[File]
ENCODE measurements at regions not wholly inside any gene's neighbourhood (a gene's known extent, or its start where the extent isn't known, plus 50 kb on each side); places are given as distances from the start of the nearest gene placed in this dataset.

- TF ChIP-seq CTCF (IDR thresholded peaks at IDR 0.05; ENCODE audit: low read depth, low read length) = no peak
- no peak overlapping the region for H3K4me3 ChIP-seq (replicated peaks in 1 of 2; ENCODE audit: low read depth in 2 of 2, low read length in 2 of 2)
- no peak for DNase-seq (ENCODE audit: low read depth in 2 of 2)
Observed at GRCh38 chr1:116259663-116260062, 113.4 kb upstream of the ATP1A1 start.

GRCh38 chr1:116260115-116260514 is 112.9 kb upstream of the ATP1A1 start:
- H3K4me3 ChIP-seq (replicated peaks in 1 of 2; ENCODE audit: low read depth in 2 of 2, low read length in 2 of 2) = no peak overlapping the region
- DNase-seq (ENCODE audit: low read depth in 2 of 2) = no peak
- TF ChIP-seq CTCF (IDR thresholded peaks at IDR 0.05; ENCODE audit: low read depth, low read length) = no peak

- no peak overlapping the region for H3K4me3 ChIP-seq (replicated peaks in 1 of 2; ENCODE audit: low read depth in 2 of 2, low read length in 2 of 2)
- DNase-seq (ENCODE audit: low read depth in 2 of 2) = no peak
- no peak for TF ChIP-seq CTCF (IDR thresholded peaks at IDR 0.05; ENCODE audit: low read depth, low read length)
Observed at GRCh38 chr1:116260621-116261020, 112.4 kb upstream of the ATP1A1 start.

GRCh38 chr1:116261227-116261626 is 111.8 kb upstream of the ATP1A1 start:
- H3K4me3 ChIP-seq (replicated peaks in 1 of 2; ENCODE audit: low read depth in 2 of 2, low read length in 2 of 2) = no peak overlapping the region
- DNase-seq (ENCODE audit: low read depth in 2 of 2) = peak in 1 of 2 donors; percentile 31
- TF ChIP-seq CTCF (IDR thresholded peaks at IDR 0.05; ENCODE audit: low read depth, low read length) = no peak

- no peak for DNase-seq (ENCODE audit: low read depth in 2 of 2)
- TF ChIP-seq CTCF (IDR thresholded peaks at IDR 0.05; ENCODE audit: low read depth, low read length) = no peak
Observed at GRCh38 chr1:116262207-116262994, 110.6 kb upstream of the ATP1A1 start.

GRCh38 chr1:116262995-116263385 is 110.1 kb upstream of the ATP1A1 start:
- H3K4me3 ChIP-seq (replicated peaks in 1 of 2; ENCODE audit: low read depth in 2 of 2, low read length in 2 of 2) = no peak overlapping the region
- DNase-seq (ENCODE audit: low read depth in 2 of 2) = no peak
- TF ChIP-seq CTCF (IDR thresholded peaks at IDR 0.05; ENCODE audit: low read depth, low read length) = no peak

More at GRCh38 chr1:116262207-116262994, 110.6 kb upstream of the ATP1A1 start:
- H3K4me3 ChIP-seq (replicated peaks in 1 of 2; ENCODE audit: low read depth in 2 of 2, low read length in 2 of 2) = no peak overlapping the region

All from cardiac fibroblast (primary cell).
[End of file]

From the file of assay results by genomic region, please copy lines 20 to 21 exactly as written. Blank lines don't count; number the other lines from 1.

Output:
Observed at GRCh38 chr1:116262207-116262994, 110.6 kb upstream of the ATP1A1 start.

GRCh38 chr1:116262995-116263385 is 110.1 kb upstream of the ATP1A1 start: